Third, it is increasingly clear that the long-run cost estimates of ObamaCare were well short of the mark because of the incentive that employers will have under that plan to end private coverage and put employees on the public system. Health and Human Services Secretary Kathleen Sebelius has already issued 1,400 waivers from the act's regulations for employers as large as McDonald's to stop them from dumping their employees' coverage.
But a recent McKinsey survey, for example, found that 30% of employers with plans will likely take advantage of the system, with half of the more knowledgeable ones planning to do so. If this survey proves correct, the extra bill for taxpayers would be roughly $74 billion in 2014 rising to $85 billion in 2019, thanks to the subsidies provided to individuals and families purchasing coverage in the government's insurance exchanges.
Underestimating the long-term budget situation is an old game in Washington. But never have the numbers been this large.
There is no way to raise taxes enough to cover these problems. The tax-the-rich proposals of the Obama administration raise about $700 billion, less than a fifth of the budgetary consequences of the excess economic growth projected in their forecast. The whole $700 billion collected over 10 years would not even cover the difference in interest costs in any one year at the end of the decade between current rates and the average cost of Treasury borrowing over the last 20 years.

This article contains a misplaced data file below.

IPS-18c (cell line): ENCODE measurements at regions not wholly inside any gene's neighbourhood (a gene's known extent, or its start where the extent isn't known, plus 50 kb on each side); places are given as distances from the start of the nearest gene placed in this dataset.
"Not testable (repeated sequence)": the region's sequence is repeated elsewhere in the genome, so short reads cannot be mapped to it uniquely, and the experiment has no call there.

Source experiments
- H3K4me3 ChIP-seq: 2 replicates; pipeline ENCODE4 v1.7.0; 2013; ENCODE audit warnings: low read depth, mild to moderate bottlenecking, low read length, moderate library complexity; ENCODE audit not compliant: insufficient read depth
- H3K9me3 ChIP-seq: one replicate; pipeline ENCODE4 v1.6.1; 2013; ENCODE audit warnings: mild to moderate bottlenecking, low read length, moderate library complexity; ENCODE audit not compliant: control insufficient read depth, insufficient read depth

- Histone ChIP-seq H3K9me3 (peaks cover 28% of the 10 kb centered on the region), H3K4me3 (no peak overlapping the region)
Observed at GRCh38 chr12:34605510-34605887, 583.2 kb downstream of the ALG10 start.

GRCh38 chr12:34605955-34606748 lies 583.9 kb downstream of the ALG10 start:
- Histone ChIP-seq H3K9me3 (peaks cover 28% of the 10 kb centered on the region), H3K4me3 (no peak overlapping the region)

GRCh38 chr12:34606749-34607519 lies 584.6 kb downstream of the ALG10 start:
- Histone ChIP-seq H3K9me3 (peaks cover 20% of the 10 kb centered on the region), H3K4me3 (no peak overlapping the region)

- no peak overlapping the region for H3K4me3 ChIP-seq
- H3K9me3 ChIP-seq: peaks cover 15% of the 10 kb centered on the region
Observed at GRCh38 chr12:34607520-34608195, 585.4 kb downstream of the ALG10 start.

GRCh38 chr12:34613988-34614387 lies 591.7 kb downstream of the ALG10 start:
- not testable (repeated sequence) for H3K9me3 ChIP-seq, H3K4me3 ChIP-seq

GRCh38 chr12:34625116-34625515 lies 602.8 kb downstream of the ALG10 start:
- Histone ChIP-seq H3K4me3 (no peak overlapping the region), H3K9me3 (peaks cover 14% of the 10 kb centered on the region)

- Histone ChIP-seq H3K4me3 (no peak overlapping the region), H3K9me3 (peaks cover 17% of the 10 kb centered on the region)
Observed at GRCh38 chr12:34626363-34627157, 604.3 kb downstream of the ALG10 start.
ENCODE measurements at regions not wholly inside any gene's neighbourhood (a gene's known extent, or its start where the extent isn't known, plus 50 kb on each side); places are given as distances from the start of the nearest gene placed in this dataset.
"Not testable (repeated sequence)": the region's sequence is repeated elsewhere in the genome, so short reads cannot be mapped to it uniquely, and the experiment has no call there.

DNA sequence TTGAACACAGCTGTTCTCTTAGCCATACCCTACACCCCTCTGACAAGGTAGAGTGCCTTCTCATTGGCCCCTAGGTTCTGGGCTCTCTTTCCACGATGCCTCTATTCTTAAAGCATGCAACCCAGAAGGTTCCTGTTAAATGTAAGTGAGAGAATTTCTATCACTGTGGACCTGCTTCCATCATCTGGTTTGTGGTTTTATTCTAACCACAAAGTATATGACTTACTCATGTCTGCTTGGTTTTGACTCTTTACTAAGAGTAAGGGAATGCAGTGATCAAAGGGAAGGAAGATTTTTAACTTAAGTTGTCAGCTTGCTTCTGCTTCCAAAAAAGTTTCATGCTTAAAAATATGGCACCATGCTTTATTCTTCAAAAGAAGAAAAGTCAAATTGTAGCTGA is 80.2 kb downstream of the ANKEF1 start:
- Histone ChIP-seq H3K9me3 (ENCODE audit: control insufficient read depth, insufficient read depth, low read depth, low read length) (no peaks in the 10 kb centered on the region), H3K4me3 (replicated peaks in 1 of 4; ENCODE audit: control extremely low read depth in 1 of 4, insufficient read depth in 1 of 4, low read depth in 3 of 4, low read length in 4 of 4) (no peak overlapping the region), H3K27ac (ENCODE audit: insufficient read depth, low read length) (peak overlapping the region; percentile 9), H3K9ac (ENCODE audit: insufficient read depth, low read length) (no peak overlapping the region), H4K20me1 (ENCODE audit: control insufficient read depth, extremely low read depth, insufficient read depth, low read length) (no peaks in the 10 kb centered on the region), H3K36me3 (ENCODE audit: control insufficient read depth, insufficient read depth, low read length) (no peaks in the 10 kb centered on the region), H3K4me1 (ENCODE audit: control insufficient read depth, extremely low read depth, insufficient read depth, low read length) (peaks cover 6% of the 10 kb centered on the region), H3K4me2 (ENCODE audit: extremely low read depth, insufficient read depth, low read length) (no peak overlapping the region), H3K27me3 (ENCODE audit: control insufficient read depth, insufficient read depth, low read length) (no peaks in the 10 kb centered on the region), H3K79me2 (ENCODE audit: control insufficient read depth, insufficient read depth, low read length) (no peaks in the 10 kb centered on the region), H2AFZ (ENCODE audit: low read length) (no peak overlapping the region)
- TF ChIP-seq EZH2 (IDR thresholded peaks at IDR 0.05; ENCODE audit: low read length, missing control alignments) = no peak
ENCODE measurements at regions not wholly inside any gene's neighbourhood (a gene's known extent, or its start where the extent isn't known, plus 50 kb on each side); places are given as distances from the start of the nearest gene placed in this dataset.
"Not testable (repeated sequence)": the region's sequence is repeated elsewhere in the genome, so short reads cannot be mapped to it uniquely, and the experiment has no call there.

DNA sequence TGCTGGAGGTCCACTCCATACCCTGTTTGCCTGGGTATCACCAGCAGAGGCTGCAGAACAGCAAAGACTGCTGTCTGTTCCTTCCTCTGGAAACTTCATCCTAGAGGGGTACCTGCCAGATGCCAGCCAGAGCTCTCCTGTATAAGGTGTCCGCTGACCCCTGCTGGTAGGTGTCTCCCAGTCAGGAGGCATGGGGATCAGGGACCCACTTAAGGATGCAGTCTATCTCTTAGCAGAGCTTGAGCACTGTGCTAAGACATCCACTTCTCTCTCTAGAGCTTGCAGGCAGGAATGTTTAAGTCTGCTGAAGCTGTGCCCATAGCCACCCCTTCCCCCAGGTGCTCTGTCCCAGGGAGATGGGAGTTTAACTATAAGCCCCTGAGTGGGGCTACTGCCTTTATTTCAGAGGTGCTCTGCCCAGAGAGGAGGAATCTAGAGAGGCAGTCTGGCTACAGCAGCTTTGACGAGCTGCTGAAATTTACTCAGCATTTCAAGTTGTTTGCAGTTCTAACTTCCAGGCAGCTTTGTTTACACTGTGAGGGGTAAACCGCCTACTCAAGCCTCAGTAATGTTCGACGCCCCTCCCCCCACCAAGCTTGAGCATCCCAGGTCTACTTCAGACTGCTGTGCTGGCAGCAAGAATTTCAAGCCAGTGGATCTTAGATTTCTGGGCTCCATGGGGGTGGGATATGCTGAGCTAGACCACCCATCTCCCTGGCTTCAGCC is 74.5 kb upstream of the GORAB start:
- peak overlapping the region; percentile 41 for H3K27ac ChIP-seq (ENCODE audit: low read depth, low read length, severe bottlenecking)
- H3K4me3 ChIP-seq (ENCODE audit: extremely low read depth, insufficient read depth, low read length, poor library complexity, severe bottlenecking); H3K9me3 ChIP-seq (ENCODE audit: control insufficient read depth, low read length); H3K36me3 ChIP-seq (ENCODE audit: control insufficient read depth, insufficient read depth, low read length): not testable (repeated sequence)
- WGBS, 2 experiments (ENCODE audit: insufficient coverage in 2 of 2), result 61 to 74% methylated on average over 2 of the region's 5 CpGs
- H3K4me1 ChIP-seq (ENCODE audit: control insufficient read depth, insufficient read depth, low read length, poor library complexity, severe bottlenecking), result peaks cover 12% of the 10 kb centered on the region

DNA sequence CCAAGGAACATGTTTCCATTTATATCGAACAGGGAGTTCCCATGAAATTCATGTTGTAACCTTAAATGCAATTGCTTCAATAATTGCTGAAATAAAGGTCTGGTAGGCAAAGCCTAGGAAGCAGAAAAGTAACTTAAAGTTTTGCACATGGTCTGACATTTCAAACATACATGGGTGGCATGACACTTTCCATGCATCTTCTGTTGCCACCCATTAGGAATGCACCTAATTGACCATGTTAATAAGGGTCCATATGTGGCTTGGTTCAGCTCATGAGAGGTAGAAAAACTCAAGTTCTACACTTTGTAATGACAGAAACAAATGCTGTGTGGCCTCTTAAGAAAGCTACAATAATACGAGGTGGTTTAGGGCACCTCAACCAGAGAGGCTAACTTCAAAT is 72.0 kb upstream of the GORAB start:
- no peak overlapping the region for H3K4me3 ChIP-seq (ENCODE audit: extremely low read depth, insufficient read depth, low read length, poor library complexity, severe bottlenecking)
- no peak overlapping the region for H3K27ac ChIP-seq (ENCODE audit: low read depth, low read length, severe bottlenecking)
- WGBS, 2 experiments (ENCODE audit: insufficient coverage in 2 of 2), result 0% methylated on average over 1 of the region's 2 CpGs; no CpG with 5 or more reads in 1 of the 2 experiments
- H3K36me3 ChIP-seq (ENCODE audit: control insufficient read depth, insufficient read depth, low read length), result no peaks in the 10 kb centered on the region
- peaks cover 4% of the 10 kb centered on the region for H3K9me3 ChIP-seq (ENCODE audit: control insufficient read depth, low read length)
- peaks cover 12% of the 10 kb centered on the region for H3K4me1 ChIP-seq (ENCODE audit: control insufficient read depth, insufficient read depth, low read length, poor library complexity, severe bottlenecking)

Only serious long-term spending reduction in the entitlement area can begin to address the nation's deficit and debt problems. It should no longer be credible for our elected officials to hide the need for entitlement reforms behind rosy economic and budgetary assumptions. And while we should all hope for a deal that cuts spending and raises the debt ceiling to avoid a possible default, bondholders should be under no illusions.
Under current government policies and economic projections, they should be far more concerned about a return of their principal in 10 years than about any short-term delay in a coupon payment in August.
- Exactly. The damage -- in the form of an unmanageable debt burden -- has already been done and the only way to hide this fact is to lie about future growth rates and the true cost of government programs.
- We're now left with only two unpalatable choices: If we allow interest rates to rise to historically normal levels, the interest on the debt that has to be rolled over at higher rates will wipe out any conceivable savings from current budget cuts. If we keep interest rates low, then we flood the world with dollar-based credit and eventually destroy the dollar's value -- leading to soaring inflation and higher interest rates. Both roads lead to a budgetary death spiral.
- The question is how long it will take for the markets to wake up. A fake deal in July might have the same effect as the fake deal in Greece which is currently sending stock prices up worldwide. This complicates things for investors trying to position for the ultimate crisis. Do you wait until it's underway at the risk of missing the discontinuity that growing imbalances make likely, or do you load up on precious metals and short Treasury bonds now, and just accept the fact that the coming year might be dominated by delusion?